U.S. President Joe Biden on July 15 defended meeting with Saudi Crown Prince Mohammed bin Salman despite promising not to do so while running for president.
The crown prince has been accused of orchestrating the murder of columnist Jamal Khashoggi in 2018 after Khashoggi went into a Saudi embassy in Turkey.
Biden told reporters after the meeting, which also involved other Saudi officials, that he raised the murder of Khashoggi, who was employed by the Washington Post, at the top of the meeting.
“I was straightforward and direct in discussing it. I made my view crystal clear. I said very straightforwardly: For an American President to be silent on an issue of human rights, is this consistent with—inconsistent with who we are and who I am? I’ll always stand up for our values,” he said in prepared remarks.
Asked how bin Salman responded, Biden said that “he basically said he was not personally responsible for it.”
“I indicated I thought he was,” Biden said.
The White House misquoted Biden, inserting a word he did not say—”probably”—before “was” in its official transcript of Biden’s briefing.
“He said he was not personally responsible for it and he took action against those who were responsible,” Biden added.
While campaigning for the presidency, Biden said that if he were elected, the United States would stop selling weapons to Saudi Arabia and “make them pay the price, and make them in fact the pariah that they are.”
After taking office, Biden restricted arms sales to the Middle Eastern country.
Biden told reporters he did not regret his remark about making the nation a pariah.
“I just made it clear if anything occurs like that again, they’ll get that response and much more,” the president added later.
Saudi Official Weighs In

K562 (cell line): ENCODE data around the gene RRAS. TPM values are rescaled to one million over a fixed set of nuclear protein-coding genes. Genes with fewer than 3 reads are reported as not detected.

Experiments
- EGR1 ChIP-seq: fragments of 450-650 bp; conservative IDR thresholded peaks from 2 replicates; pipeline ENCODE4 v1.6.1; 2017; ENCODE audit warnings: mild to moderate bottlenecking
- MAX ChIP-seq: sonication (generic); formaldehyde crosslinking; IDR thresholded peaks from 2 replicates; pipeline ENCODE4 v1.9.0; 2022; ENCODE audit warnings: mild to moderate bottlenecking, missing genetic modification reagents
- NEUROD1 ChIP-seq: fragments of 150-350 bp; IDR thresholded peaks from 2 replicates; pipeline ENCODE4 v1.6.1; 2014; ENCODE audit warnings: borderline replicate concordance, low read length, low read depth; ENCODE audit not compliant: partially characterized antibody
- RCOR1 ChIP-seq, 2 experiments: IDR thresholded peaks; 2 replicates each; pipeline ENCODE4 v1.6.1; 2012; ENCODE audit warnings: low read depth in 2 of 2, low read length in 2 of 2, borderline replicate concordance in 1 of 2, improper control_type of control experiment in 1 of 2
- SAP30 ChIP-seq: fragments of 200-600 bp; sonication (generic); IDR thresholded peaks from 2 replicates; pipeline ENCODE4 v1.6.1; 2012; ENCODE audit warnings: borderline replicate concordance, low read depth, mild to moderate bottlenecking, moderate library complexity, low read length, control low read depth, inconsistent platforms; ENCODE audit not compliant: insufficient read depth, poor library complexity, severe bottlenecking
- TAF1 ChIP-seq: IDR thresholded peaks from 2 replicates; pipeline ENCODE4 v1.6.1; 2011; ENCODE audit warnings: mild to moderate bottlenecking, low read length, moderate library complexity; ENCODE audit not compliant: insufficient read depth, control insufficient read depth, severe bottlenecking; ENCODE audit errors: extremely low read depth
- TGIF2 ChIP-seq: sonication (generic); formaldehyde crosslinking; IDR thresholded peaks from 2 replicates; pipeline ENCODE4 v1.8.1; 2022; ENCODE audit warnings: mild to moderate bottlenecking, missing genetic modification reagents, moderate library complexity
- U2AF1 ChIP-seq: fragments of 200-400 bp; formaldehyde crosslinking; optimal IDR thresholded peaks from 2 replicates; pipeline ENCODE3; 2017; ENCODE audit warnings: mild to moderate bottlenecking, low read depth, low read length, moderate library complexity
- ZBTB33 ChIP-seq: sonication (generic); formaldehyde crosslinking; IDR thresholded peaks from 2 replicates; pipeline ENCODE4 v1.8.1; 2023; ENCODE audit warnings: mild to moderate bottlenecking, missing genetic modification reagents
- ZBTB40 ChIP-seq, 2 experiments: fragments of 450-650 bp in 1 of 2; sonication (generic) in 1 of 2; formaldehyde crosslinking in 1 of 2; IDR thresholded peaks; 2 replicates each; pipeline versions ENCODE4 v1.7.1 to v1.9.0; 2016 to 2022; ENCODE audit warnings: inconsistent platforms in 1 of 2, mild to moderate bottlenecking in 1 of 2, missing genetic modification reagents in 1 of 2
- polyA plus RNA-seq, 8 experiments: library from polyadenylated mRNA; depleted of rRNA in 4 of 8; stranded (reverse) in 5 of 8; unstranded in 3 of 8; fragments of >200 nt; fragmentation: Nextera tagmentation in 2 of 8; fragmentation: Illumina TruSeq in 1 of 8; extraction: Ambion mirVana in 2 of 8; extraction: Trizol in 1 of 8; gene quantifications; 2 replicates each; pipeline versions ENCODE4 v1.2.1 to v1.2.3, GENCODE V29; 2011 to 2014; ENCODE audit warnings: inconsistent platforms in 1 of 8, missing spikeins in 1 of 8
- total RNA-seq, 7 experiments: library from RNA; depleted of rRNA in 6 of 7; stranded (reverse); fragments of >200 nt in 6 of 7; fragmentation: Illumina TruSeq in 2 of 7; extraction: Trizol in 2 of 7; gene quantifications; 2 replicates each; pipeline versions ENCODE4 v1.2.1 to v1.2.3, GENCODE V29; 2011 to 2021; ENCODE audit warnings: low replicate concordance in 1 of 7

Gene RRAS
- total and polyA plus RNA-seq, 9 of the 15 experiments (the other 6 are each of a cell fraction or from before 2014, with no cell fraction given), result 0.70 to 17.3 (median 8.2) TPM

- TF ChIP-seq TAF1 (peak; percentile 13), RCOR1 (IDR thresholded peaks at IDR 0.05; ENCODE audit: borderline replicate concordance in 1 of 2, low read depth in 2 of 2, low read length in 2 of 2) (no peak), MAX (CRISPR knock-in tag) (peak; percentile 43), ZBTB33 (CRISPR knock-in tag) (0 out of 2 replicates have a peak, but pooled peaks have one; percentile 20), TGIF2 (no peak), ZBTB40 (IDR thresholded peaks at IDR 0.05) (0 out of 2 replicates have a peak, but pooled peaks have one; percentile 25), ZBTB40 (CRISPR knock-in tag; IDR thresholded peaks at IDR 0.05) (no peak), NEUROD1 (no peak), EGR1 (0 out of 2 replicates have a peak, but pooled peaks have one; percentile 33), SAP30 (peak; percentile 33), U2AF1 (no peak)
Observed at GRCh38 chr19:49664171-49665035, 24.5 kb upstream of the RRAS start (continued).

Saudi Minister of State for Foreign Affairs Adel al-Jubeir, who took part in the meeting involving bin Salman on Friday, said on CNN that Biden brought up the Khashoggi killing but “mentioned that he took Saudi Arabia’s assurances at face value.”
Bin Salman “explained to him that this was a tragedy for Saudi Arabia and that those who were responsible for it have been investigated and faced [the] law and are now paying the price for the crime that was committed and the conversation then moved on in terms of the official discussions,” al-Jubeir said.
Biden faced criticism for meeting bin Salaman from Khashoggi’s widow and from human rights groups and journalism organizations.
“President Biden once vowed to make Saudi Arabia a pariah and even released U.S. intelligence reports that pinned Saudi Crown Prince Mohammed bin Salman for ordering the killing of Washington Post Columnist Jamal Khashoggi,” Jon Schleuss, president of the NewsGuild, said in a statement. “Yet today he met with Saudi leaders and avoided answering questions from reporters asking if he planned to condemn Khashoggi’s killing.”
“The Committee to Protect Journalists is appalled that President Joe Biden did not make any meaningful statement about the murder of Saudi journalist Jamal Khashoggi after his meeting with Crown Prince Mohammed bin Salman,” added Sherif Mansour, a program coordinator for the Committee to Protect Journalists. “For Biden to say he has made his views ‘crystal clear’ is empty talk. U.S. intelligence says MBS approved Khashoggi’s killing. Biden’s failure to hold him to account suggests states can get away with sanctioning such killings and has profound implications for press freedom everywhere.”